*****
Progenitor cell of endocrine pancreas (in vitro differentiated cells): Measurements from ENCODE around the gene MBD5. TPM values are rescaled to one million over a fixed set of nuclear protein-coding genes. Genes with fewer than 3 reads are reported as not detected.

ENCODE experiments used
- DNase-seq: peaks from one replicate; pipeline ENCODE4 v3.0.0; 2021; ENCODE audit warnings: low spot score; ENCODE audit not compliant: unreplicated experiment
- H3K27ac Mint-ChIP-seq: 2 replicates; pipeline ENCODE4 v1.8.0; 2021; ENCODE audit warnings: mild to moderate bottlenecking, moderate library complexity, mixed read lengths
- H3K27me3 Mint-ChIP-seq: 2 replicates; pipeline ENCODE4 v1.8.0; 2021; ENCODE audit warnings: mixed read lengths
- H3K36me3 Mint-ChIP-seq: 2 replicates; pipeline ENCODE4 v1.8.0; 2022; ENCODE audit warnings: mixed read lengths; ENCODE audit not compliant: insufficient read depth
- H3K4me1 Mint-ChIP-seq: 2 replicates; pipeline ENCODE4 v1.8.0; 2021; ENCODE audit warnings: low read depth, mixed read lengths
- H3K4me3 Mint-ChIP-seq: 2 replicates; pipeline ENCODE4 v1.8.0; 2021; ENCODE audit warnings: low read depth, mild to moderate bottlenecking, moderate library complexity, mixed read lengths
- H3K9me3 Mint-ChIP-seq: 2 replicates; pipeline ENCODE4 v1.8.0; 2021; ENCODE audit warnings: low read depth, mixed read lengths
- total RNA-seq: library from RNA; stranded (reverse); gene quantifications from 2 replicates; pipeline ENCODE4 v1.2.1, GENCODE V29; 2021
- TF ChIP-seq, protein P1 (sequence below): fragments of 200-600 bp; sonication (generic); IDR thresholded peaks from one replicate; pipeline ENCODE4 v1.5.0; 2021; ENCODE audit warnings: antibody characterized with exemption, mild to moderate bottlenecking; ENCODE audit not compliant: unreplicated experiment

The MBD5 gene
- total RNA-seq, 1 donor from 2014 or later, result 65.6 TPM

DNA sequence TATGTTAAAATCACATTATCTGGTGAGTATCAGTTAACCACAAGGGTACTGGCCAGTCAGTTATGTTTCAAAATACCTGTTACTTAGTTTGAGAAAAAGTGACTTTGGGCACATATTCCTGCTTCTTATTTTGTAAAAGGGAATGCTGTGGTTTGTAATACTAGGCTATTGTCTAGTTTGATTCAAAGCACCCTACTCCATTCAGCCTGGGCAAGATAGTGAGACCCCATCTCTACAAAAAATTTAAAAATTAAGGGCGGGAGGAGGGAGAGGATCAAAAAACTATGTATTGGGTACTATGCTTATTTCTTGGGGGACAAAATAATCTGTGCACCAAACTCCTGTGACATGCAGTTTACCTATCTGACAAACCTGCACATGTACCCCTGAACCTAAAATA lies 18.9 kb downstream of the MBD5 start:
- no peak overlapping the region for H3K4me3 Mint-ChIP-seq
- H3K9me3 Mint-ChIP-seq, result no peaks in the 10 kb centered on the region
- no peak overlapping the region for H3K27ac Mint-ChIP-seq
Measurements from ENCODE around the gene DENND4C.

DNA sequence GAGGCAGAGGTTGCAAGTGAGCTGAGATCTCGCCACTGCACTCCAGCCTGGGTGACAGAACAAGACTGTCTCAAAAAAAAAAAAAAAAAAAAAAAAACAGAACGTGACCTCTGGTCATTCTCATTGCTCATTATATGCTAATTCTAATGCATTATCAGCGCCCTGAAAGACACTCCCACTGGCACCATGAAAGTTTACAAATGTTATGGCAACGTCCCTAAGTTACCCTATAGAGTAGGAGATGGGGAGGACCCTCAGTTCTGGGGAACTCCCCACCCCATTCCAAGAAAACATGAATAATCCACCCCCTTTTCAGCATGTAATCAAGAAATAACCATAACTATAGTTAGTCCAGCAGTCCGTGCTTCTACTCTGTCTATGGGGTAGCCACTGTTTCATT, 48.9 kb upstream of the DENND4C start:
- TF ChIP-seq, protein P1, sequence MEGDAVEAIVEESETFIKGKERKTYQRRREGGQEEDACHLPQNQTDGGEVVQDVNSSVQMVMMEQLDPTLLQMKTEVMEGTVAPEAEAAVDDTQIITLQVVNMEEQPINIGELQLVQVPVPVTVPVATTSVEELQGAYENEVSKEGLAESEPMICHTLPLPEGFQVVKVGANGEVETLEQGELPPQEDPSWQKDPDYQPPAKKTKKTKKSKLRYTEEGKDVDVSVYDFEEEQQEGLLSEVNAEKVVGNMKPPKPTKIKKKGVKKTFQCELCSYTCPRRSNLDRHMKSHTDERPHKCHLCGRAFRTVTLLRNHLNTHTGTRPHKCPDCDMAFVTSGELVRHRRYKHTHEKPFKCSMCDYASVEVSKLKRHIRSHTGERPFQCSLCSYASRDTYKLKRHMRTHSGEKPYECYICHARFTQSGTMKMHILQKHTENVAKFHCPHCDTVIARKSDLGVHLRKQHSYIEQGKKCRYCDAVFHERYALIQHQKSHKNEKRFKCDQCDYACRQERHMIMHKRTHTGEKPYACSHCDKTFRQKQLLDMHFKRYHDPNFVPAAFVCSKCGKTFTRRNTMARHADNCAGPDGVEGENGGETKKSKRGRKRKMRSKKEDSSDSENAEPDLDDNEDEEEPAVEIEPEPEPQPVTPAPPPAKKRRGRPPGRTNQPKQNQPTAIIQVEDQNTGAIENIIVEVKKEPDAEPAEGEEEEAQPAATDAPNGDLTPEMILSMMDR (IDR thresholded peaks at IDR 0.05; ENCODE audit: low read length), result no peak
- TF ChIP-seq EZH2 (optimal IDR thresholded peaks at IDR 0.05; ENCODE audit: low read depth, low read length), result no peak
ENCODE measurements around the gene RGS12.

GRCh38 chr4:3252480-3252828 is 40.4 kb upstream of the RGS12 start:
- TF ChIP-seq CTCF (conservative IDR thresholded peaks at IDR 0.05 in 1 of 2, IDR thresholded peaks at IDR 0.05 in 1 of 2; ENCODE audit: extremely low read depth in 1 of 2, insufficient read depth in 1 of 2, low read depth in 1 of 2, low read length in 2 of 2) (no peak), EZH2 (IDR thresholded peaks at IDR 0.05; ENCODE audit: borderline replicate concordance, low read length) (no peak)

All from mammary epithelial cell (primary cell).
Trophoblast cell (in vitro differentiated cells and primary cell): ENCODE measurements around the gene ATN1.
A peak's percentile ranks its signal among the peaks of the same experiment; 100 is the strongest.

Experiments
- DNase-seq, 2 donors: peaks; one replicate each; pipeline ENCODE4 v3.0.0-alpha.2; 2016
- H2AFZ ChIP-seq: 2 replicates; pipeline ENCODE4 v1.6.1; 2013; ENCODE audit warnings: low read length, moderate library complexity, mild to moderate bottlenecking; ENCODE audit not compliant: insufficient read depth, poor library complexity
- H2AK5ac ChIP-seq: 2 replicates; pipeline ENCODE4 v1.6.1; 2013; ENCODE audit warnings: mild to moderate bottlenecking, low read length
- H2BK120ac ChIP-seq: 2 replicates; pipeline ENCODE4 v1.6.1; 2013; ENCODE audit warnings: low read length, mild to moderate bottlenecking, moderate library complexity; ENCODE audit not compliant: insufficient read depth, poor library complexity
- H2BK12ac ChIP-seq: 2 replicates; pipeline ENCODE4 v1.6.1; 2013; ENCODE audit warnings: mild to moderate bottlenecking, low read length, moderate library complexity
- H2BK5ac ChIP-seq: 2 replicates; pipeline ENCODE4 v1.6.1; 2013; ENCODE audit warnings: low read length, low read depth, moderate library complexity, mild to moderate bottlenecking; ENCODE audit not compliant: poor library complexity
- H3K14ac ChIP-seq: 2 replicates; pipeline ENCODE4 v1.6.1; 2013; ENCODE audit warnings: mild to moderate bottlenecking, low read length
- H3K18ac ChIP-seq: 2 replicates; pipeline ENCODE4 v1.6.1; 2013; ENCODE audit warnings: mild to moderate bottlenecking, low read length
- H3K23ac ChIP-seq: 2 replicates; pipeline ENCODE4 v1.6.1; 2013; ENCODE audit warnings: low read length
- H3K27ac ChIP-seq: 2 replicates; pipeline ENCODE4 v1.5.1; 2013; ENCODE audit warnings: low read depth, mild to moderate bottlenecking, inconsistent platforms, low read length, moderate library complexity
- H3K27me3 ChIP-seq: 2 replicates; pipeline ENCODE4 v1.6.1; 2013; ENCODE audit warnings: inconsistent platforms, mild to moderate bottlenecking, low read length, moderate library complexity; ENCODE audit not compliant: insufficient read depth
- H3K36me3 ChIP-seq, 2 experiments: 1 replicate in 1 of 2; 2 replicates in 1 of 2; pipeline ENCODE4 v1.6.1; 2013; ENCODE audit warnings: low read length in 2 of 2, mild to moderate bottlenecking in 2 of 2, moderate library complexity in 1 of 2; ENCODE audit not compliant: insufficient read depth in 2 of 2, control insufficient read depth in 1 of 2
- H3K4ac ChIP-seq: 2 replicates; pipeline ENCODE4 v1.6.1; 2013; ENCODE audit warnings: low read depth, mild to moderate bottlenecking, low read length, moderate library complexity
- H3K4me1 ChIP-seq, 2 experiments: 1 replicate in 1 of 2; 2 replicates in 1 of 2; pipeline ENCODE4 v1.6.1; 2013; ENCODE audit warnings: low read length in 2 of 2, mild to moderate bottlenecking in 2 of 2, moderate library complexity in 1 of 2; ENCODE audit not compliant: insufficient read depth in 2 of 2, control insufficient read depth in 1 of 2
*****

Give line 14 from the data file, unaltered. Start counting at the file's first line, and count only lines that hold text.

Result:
DNA sequence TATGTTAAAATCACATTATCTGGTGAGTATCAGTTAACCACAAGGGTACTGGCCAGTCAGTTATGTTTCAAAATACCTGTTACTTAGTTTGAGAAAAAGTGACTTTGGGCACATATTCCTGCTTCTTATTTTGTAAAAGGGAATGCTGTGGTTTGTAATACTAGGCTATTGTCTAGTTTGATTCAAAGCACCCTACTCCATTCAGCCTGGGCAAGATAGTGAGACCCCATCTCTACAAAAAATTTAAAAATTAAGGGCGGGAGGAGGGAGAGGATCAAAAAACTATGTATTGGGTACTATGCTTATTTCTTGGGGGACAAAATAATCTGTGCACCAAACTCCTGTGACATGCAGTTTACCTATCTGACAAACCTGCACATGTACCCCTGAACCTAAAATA lies 18.9 kb downstream of the MBD5 start: